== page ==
What did I do to my batteries?

Doing a DIY van conversion and ran into trouble after COVERING the van (yes, I have a very large cover to tuck the van in when we have to take an extended break) but NOT shutting the house electrical system down (I know, dumb).

When we uncovered the van 5 weeks later, van battery was completely dead, FINALLY got it jump started, but now have very weirdly behaving house batteries (lithium). They appear fully charged, but don’t maintain their charge when I turn anything on, unless we also have (a) full sun, (b) van turned on, or (c) shore power plugged in.

We are thinking it is related to the isolator charging the house batteries from the alternator while the solar panels were covered with canvas. (In case it matters, we do NOT have a “smart” isolator.) We assumed that the isolator would stop the draw from the van batteries, but maybe it didn’t? That would explain the van battery being dead, but did it also ruin the lithium house batteries? And how does one figure out if lithium batteries are ruined if they say they are charged 100% but then jump up and down in volts and then stop working as soon as anything is turned on?

It sounds like they are simply dead to me. I’m not an expert on lithiums but a simple test would be to charge them to full with nothing hooked up to them then simply meter them after a few hours. If the voltage is low then they are probably dead. You could have hooked your isolator up backwards, or it could have been backwards.

Even if you do cover it up, you should keep some type of trickle charger or shore power supply hooked up to keep you batteries in good shape.


I’m going to agree with @Bretly here, but add a little to it.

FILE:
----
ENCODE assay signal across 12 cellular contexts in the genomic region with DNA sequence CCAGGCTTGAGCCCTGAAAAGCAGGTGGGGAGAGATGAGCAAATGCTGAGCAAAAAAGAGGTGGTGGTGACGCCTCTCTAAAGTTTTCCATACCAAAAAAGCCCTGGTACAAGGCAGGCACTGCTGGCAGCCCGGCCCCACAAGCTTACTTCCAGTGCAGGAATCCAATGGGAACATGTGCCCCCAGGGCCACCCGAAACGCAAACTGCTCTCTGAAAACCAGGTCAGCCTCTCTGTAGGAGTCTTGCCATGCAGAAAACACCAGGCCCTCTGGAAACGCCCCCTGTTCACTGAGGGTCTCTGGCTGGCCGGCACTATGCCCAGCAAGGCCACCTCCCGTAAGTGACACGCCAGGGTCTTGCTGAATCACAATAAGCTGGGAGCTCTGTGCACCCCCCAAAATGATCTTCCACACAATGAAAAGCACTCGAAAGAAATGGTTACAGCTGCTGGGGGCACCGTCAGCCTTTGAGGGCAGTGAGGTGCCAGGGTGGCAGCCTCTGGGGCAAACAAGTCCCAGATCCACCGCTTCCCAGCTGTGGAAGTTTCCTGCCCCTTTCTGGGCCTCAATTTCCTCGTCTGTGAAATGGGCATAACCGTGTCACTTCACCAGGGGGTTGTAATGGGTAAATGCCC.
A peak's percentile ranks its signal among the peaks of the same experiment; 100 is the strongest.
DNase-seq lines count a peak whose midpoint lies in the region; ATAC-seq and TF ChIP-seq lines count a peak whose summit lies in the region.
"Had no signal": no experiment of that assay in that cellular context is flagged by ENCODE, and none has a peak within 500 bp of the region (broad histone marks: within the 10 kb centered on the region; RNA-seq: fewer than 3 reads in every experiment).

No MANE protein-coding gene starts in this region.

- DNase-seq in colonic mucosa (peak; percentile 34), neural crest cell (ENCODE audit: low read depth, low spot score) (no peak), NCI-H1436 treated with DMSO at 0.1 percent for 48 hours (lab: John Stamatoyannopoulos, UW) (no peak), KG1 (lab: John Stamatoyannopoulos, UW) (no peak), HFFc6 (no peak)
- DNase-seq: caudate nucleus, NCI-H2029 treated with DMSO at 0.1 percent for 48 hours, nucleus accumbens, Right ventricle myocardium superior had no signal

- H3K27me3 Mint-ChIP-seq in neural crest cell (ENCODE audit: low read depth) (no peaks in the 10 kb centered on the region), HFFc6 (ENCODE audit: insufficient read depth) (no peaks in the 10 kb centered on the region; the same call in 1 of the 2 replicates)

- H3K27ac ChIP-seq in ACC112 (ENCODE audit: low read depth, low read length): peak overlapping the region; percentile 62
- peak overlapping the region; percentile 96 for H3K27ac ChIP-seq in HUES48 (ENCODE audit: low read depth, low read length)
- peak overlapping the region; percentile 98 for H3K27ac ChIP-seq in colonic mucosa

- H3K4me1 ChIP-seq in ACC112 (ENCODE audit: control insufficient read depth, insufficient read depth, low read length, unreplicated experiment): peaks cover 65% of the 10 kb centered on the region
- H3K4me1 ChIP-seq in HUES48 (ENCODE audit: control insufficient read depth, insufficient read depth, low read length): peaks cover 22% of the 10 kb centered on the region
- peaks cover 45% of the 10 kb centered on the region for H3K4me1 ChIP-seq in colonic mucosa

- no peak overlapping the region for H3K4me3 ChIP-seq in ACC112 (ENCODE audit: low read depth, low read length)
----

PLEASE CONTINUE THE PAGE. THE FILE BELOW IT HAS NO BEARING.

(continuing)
A) Disconnect your charge controller first, then your house battery(s).
B) Fully charge them while disconnected with a lithium compatible smart charger.
C) Troubleshoot your isolator, it probably isn’t working correctly.

Your charge controller needs a battery connected to it, before the solar panels are connected to the system. If you connected the solar panels first you could have killed the controller. With the description of your batteries, they could have killed your controller too. Is your controller even lithium battery compatible.

Without a charging source, almost anything left on, even just the charge controller, could have drained your batteries. It’s a good practice to use low voltage cut offs on both your house batteries, and your starter battery.

Your starting battery may be a totally different problem. It’s not unusual for computerized vehicles to drain their batteries if not used in as little as a couple of days. Some might make it a couple of weeks, but 5 weeks is really pushing your luck. Once again, a low voltage shut off will solve that problem, or a battery disconnect.


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